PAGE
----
|AIN'T TOO PROUD|
Ever since “Jersey Boys” debuted in 2005, it’s been a lingering question for some if any jukebox musical (and there have been plenty since) will match its gold standard. The latest challenger is “Ain’t Too Proud: The Life and Times of the Temptations,” now at the Imperial Theatre, which features the sterling work of much of the former musical’s creative team, including director DesMcAnuff and choreographer Sergio Trujillo.
But unlike “Jersey Boys,” this show, which follows the ups and downs of the super-selling Motown group, is told entirely from the perspective of one person: its only surviving original member, Otis Williams (played by Derrick Baskin). As might be expected, Williams (as was proved by his autobiography) is something of an unreliable narrator, and many important facts and timelines have been condensed, rearranged, eliminated or completely changed, sometimes reducing the actual drama of the group’s truly turbulent story.
Moreover, he’s also a rather too-nice one, letting everyone in sight (including himself) off the hook a bit too easily for some pretty nasty personal failings, ranging from alcohol and drug use to extra-marital affairs, domestic abuse and less-than-ideal parenting. Despite the solid work of Baskin, who is asked to do more heavy lifting here than a granite quarry worker, and some fine dialogue by the award-winning playwright Dominique Morriseau, I suspect this version of the Temptations story might not even make the cut for VH1’s “Behind the Music.”
Musically, however, the show is on much surer footing. One cannot underestimate the invaluable contributions of the other men playing the so-called “classic five”: the electrifying Ephraim Sykes as the egotistical if supremely talented singer David Ruffin; the extremely charismatic and angelic-voiced Jeremy Pope as the strong-willed Eddie Kendricks (coming straight off his equally superb turn in “Choir Boy”); the fleet-footed and intensely likeable James Harkness as Paul Williams; and the endearing Jawan M. Jackson as the usually agreeable Melvin Fredericks.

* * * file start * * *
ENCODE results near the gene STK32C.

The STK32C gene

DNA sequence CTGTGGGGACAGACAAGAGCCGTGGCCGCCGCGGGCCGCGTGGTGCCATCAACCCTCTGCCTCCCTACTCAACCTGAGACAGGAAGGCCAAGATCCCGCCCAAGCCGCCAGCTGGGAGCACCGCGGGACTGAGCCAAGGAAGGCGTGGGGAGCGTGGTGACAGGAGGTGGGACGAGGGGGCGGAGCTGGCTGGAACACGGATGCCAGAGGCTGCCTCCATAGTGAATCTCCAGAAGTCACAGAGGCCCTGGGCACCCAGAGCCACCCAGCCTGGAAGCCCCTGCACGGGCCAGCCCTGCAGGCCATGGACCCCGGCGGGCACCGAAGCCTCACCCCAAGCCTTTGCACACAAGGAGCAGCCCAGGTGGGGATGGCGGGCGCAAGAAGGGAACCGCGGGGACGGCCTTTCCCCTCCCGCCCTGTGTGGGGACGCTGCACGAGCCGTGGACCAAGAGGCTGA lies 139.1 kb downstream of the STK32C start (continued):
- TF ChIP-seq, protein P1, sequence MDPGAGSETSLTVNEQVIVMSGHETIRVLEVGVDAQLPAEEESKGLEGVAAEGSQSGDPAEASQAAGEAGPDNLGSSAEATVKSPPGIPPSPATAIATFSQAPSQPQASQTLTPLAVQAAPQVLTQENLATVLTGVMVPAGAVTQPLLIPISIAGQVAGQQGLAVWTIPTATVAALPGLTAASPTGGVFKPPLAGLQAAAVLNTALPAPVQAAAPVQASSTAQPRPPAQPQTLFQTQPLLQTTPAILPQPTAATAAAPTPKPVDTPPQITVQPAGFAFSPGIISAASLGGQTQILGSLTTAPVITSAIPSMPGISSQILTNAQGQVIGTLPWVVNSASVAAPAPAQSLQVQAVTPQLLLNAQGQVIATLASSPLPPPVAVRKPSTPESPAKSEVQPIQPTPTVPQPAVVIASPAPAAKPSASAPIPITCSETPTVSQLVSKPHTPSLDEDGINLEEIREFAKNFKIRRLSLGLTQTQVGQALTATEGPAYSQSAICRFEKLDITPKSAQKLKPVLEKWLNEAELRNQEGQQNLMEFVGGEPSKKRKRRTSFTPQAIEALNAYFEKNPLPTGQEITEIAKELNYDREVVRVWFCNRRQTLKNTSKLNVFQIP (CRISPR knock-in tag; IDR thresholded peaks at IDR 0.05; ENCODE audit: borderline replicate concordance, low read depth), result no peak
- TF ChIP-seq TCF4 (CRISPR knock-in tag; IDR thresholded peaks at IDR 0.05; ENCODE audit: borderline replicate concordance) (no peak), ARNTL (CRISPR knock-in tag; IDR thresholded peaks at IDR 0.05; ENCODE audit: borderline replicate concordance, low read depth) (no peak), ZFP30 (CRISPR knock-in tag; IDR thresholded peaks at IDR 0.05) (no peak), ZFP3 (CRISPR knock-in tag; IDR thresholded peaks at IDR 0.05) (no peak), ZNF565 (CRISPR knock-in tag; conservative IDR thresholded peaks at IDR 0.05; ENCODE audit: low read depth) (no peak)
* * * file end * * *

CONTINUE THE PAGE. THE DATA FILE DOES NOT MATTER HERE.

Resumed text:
Along with Baskin, they harmonize beautifully, move athletically and look great in Paul Tazewell’s period costumes, all while deftly handling many of the group’s big hits, including “My Girl,” “I Wish It Would Rain,” and “The Way You Do Things You Do.” Kudos belong as well to the excellent Saint Aubyn as Dennis Edwards, Ruffin’s replacement, who rocks out on the iconic “Papa Was A Rolling Stone.”
Unsurprisingly, the show puts the mighty Motown catalogue to good use, including snippets of the great hits of The Supremes (nicely embodied by Candice Marie Woods, Nasia Thomas and Taylor Symone Jackson) and Harkness’ passionate “For Once In My Life” (which was written and recorded by Stevie Wonder, but performed by Williams in many of the Temptations’ live shows). And fittingly, if a bit oddly, the show concludes with the gorgeous “What Becomes of the Brokenhearted,” a stirring ballad made famous by Jimmy Ruffin, David’s older brother, way back in 1963.
But whether the show ultimately wins gold, silver or bronze in your heart; the -reality is that many of today’s theatergoers all-too-happily bask in the glow of nostalgia. So it’s not just my imagination that thousands of people will find themselves begging for a ticket for this sure-to-be-sold-out tuner. >>
By Brian Scott Lipton
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Derrick Baskin, James Harkness, Jawan M. Jackson, Jeremy Pope, Ephraim Sykes, Esther Antoine, Saint Aubyn, Shawn Bowers, E. Clayton Cornelious, Rodney Earl Jackson Jr., Taylor Symone Jackson, Jahi Kearse, Jarvis B. Manning Jr., Joshua Morgan, Rashidra Scott, Nasia Thomas, Christian Thompson, Curtis Wiley, Candice Marie Woods
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